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Texas Group Sues Harvard Law Review for Using ‘Race and Sex’ to Select Members

Harvard Law Review
The Harvard Law Review is now facing a lawsuit alleging its admissions process is illegal.

As Harvard prepares to face a high-stakes trial in a lawsuit alleging its undergraduate admissions process is discriminatory, a Texas-based group has filed a similar suit against the Harvard Law Review charging the publication illegally uses “race and sex preferences” to select its members.

The lawsuit —filed Saturday in the U.S. District Court in Boston by an organization called Faculty, Alumni, and Students Opposed to Racial Preferences —also claims that the Law Review illicitly relies on race and sex preference when choosing articles. If true, these allegations would mean that the Law Review falls in violation of federal statutes Title VI and Title IX.

The Law Review, a prestigious legal journal that counts President Barack Obama as its former leader, did not respond to a request for comment Monday.

The FASORP complaint also names Harvard Law School, the President and Fellows of Harvard College — the University's highest governing board, otherwise known as the Harvard Corporation — and U.S. Education Secretary Betsy DeVos as defendants, writing that “federal law prohibits universities from discriminating on account of race or sex.”

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Spokespeople for Harvard Law School and Harvard University did not immediately respond to requests for comment.

The Texas group filed a near-identical lawsuit against the New York University Law Review Saturday.

The Harvard Law Review is a student-run organization “whose primary purpose is to publish a journal of legal scholarship,” according to its website. The publication is wholly independent from the Law School and the articles it publishes are “subjected to a rigorous editorial process.” The Law Review is formally independent from Harvard Law School, according to its website.

The Law Review accepts 48 second- and third-year Law students as staff members each year based on their performance in a writing competition. Twenty students are accepted based solely on the scores they receive in the competition; 10 are chosen based on a combination of their scores and their grades. The remaining 18 editors are selected through “a holistic but anonymous review that takes into account all available information,” according to the Law Review’s website.

FASORP is specifically alleging that the Law Review’s selection process for these 18 additional editors violates Title VI — which prohibits discrimination based on race, color, and national origin —and Title IX, which outlaws gender-based discrimination.

In 2013, the Law Review expanded its affirmative action policy to include gender, meaning staffers could consider applicants’ sex during the selection process. The publication — historically male-dominated — elected the most diverse class of editors in its history in 2016 and its first majority-female class in 2017.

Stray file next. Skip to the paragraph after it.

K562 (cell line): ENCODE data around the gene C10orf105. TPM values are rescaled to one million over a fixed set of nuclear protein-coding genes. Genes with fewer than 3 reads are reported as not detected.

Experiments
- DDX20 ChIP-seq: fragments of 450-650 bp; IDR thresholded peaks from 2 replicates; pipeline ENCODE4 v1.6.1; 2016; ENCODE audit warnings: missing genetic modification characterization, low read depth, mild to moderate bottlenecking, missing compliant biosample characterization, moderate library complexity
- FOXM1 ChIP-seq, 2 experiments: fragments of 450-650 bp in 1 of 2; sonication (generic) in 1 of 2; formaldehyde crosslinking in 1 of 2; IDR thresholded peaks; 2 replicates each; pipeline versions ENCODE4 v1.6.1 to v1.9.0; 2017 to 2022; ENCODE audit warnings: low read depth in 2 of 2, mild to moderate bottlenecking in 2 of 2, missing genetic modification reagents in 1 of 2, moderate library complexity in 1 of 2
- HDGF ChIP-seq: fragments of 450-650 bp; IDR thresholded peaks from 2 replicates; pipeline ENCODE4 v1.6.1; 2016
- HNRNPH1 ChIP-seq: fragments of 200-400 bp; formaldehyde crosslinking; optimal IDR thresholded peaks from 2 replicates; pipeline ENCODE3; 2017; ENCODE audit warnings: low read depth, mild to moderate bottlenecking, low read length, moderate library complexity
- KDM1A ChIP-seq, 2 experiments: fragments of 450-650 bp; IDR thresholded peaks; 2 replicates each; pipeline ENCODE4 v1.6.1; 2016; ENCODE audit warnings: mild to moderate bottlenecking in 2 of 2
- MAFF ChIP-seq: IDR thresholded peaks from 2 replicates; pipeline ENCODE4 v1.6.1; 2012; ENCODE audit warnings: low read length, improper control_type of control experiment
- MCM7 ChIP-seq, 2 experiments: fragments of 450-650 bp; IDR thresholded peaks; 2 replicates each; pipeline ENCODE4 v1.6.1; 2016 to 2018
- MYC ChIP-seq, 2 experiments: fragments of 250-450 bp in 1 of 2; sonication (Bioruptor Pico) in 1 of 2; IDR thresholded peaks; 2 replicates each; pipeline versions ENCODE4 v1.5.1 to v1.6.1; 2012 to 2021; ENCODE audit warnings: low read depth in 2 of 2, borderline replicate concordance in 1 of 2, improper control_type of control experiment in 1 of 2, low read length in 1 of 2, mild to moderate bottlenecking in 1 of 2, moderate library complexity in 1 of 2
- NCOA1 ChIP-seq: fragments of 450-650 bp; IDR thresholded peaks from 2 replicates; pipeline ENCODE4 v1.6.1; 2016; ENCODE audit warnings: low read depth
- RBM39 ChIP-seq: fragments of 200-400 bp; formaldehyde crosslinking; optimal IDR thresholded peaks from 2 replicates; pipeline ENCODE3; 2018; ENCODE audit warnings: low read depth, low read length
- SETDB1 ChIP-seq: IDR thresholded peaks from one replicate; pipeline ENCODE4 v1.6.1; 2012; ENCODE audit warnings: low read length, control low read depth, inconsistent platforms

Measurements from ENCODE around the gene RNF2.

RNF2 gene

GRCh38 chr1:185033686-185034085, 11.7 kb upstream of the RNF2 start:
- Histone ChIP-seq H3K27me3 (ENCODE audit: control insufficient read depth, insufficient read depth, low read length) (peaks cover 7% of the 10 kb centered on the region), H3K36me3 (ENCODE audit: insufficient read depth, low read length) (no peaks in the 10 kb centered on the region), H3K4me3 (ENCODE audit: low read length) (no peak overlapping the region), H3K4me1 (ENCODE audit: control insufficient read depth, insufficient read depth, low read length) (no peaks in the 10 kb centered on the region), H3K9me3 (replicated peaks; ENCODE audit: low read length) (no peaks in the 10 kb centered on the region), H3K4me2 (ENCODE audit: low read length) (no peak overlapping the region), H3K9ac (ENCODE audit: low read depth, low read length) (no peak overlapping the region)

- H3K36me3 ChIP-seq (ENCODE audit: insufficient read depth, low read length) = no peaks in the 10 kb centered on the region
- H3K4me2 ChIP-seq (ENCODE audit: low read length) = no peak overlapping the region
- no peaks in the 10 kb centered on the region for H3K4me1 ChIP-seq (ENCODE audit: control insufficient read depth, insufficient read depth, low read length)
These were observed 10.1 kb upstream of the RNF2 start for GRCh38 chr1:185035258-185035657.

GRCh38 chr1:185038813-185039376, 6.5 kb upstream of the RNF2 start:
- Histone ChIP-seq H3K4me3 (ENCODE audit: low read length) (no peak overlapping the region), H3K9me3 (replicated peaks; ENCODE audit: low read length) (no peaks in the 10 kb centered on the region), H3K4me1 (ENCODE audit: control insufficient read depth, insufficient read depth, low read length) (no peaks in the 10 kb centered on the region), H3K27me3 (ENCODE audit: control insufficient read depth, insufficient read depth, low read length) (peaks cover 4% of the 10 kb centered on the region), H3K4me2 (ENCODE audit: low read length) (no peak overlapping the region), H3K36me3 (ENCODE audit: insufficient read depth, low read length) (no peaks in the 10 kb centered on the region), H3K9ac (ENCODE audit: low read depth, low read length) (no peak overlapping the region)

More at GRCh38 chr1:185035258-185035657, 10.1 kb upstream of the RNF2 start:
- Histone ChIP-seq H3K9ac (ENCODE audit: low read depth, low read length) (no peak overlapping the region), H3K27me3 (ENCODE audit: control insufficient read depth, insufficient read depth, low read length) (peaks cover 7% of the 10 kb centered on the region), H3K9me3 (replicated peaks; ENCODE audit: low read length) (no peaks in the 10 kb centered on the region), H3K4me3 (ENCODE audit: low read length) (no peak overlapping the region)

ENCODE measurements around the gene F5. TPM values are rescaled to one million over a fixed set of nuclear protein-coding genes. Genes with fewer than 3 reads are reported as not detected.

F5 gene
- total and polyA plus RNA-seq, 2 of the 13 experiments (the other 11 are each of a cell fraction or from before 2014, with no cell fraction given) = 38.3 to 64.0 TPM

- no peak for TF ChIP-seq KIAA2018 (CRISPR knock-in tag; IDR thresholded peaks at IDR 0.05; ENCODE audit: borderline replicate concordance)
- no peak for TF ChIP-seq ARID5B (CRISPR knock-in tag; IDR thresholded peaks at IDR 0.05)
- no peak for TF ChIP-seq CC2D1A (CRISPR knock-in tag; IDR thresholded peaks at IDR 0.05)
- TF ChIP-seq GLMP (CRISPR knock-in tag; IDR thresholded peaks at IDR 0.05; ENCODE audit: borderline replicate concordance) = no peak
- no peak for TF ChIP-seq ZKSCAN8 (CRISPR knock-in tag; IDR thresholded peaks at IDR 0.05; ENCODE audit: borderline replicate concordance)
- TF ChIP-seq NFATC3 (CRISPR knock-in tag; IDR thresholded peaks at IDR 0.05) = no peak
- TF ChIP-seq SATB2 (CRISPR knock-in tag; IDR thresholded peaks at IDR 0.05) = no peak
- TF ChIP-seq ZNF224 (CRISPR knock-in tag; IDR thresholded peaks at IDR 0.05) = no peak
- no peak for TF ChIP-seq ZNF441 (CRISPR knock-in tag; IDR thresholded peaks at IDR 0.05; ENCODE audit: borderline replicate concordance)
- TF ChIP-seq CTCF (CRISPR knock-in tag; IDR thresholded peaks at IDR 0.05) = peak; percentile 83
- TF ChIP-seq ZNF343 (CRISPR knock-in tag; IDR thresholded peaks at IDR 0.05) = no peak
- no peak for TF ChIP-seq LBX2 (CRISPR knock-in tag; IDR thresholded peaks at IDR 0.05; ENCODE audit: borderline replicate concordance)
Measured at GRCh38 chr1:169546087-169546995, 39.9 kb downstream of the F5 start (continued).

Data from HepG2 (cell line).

FASORP alleges Harvard Law School and Harvard University violate Title VI and Title IX by allowing the Law Review to use race and sex in its selection process. Finally, the lawsuit charges DeVos violates Title VI and Title IX by allowing the University to receive federal funding.

Savannah Law School professor Vinay Harpalani — an expert on affirmative action — said in an interview Monday that, when he was a student on the NYU Law Review, the publication’s selection process resembled that of the Harvard Law Review. Harpalani graduated from NYU Law School in 2009.

Harpalani said NYU Law Review’s manner of choosing editors fell in line with the Grutter v. Bollinger decision in 2003, a landmark Supreme Court case that upheld affirmative action policies at the University of Michigan Law School.

“We were looking for diversity — race, gender, other background experiences all played into that — but it was done perfectly consistent with the Grutter plan,” Harpalani said. “So that’s how NYU Law Review worked.”

Harpalani said he believes that the Grutter precedent should hold true not only for law schools but for law school publications.

“Now of course, Grutter was about admissions at the law school. One would think that should transfer over to activities like this and particularly law reviews where having these diverse perspectives is particularly important,” he said.

The suit alleging Harvard discriminates against Asian-American applicants in its undergraduate admissions process will go to trial in a court in downtown Boston on Oct. 15.

—Staff writer Aidan F. Ryan can be reached at aidan.ryan@thecrimson.com. Follow him on Twitter @AidanRyanNH.

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